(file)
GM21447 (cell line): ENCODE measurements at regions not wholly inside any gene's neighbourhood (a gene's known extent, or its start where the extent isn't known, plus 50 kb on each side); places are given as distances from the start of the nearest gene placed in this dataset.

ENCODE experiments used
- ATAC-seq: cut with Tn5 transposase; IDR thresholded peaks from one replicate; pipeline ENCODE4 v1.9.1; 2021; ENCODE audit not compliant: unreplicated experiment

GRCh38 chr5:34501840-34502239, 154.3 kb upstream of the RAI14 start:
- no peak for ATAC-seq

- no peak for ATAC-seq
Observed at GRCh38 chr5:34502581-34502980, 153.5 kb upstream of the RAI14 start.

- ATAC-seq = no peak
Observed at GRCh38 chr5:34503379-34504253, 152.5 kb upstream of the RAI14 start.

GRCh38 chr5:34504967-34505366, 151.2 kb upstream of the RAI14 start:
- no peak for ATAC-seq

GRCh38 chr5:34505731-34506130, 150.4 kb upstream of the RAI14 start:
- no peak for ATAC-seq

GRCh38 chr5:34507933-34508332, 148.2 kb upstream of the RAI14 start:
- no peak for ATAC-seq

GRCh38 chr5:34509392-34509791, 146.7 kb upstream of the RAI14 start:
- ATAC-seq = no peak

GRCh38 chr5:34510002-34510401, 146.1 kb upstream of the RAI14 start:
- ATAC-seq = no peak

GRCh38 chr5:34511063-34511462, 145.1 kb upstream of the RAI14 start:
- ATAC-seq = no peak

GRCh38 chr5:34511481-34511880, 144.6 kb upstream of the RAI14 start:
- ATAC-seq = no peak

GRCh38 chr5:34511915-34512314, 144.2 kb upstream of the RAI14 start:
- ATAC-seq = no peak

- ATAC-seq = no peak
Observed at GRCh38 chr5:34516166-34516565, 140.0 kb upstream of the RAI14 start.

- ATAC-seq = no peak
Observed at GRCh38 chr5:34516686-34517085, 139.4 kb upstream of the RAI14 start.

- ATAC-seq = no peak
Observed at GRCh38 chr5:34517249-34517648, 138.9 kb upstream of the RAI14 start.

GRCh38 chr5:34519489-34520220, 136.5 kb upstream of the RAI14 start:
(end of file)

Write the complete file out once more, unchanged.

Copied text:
GM21447 (cell line): ENCODE measurements at regions not wholly inside any gene's neighbourhood (a gene's known extent, or its start where the extent isn't known, plus 50 kb on each side); places are given as distances from the start of the nearest gene placed in this dataset.

ENCODE experiments used
- ATAC-seq: cut with Tn5 transposase; IDR thresholded peaks from one replicate; pipeline ENCODE4 v1.9.1; 2021; ENCODE audit not compliant: unreplicated experiment

GRCh38 chr5:34501840-34502239, 154.3 kb upstream of the RAI14 start:
- no peak for ATAC-seq

- no peak for ATAC-seq
Observed at GRCh38 chr5:34502581-34502980, 153.5 kb upstream of the RAI14 start.

- ATAC-seq = no peak
Observed at GRCh38 chr5:34503379-34504253, 152.5 kb upstream of the RAI14 start.

GRCh38 chr5:34504967-34505366, 151.2 kb upstream of the RAI14 start:
- no peak for ATAC-seq

GRCh38 chr5:34505731-34506130, 150.4 kb upstream of the RAI14 start:
- no peak for ATAC-seq

GRCh38 chr5:34507933-34508332, 148.2 kb upstream of the RAI14 start:
- no peak for ATAC-seq

GRCh38 chr5:34509392-34509791, 146.7 kb upstream of the RAI14 start:
- ATAC-seq = no peak

GRCh38 chr5:34510002-34510401, 146.1 kb upstream of the RAI14 start:
- ATAC-seq = no peak

GRCh38 chr5:34511063-34511462, 145.1 kb upstream of the RAI14 start:
- ATAC-seq = no peak

GRCh38 chr5:34511481-34511880, 144.6 kb upstream of the RAI14 start:
- ATAC-seq = no peak

GRCh38 chr5:34511915-34512314, 144.2 kb upstream of the RAI14 start:
- ATAC-seq = no peak

- ATAC-seq = no peak
Observed at GRCh38 chr5:34516166-34516565, 140.0 kb upstream of the RAI14 start.

- ATAC-seq = no peak
Observed at GRCh38 chr5:34516686-34517085, 139.4 kb upstream of the RAI14 start.

- ATAC-seq = no peak
Observed at GRCh38 chr5:34517249-34517648, 138.9 kb upstream of the RAI14 start.

GRCh38 chr5:34519489-34520220, 136.5 kb upstream of the RAI14 start: